15 March 1995

by jkatejohnston

Dear Max,

I was thinking last night about how important it is to make fun of the people you greatly admire. I remember going to Mr. Stephens’s[1] office all frightened and prepared with my rough drafts and questions and then just sitting on my hands, whispering, and my god, it must have been so boring for him, like having a baby bird appear in your office and you have to take care of it and it doesn’t even speak English.

I remember once he said something nice to me. It was when I was taking the class that Annie and I called 5 Ren Po (Five Renaissance Poets) and once in his office I whispered something about a line, and he said, “Yes, that’s so. I never noticed that before,” and I practically had to run out of the room. And I remember thinking at the time and often since then how unfair it all was.  Why should he always have to see people on their best behavior instead of at their best? Good people don’t want to be respected, they want to be amused and interested and surprised.  Excellence should be rewarded not punished, but there’s this difficulty, because excellence has this effect on most of us. We get all respectful, and it’s bad manners.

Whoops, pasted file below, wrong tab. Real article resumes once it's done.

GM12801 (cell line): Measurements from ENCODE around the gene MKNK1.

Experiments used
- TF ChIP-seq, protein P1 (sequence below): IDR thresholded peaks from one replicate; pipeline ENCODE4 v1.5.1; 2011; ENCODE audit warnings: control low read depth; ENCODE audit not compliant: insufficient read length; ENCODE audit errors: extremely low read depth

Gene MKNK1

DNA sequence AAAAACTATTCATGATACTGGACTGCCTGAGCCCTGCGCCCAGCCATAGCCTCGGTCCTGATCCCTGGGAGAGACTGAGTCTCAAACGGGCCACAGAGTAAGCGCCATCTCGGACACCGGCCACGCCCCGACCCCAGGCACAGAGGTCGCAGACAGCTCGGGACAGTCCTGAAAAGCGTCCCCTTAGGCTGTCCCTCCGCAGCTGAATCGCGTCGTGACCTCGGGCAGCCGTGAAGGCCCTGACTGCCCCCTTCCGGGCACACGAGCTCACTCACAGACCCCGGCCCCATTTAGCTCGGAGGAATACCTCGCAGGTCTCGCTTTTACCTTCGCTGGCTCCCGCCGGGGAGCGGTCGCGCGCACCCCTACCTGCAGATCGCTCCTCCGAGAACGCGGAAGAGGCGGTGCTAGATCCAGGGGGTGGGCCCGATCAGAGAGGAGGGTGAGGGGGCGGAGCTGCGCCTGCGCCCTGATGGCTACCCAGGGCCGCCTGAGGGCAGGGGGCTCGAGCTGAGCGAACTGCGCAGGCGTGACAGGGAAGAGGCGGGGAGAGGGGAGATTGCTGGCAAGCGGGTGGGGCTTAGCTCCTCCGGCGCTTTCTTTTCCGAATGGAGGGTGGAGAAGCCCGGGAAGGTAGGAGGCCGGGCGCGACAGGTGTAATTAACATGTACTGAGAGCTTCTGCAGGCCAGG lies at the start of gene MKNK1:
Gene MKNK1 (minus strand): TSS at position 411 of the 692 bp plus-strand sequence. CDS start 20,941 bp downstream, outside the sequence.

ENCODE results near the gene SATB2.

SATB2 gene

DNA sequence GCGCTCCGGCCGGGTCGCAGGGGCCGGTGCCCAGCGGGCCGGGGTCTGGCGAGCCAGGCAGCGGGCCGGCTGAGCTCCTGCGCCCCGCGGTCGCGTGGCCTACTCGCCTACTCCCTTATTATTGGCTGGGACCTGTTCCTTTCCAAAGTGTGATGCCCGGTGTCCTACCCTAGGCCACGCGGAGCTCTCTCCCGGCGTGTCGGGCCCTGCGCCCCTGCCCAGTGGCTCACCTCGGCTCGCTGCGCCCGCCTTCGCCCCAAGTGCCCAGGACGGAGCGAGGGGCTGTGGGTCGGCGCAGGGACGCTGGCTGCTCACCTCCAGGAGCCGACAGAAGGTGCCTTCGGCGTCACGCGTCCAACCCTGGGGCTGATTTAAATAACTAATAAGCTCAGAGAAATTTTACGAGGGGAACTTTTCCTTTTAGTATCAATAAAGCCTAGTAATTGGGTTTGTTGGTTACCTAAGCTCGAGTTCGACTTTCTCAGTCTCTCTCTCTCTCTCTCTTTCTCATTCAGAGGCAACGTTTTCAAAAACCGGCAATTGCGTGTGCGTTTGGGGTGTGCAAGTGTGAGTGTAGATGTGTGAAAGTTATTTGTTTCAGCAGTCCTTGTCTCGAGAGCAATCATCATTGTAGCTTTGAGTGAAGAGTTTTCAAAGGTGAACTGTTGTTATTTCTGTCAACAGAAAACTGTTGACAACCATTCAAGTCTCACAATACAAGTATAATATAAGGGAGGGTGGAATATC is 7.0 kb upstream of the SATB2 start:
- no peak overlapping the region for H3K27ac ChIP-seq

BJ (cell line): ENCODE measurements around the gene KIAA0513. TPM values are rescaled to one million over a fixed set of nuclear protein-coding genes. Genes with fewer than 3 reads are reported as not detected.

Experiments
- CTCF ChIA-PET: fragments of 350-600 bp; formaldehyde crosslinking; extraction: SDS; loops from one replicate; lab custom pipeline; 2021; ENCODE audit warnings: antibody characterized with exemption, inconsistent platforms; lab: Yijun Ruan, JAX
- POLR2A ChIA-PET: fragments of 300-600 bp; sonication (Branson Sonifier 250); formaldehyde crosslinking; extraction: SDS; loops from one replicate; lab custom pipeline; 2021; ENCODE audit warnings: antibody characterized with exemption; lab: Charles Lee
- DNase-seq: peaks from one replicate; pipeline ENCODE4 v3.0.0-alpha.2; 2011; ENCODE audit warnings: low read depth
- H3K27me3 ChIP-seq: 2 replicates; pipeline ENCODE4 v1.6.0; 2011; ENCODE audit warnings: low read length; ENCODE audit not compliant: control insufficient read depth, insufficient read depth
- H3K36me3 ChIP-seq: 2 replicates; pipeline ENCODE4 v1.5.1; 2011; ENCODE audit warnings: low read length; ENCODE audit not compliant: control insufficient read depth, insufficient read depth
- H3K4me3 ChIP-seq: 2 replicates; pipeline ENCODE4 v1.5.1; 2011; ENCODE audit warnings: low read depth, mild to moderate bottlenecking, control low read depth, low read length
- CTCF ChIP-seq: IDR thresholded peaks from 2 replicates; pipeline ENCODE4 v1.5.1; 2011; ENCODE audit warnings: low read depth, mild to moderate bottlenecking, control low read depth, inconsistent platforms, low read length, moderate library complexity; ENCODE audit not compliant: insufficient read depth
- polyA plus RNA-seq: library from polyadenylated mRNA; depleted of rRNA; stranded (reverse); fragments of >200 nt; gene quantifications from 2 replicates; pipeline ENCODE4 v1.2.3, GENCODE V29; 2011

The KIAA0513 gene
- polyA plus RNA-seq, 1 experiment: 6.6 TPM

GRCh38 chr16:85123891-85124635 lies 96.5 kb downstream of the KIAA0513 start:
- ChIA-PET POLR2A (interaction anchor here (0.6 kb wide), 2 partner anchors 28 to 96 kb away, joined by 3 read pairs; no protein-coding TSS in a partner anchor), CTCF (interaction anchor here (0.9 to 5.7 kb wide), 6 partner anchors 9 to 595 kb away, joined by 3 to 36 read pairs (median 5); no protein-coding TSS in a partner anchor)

And that’s what I so love and admire about Boswell.  He said about Johnson in different places “I worship him,”  “I would defend him at the point of my sword,” and it’s absolutely true.  And yet he was so cheeky to Johnson when he was with him, as no one else was. People like that are heroes. 


[1] The poet Alan Stephens.  http://alanstephenspoems.com/about/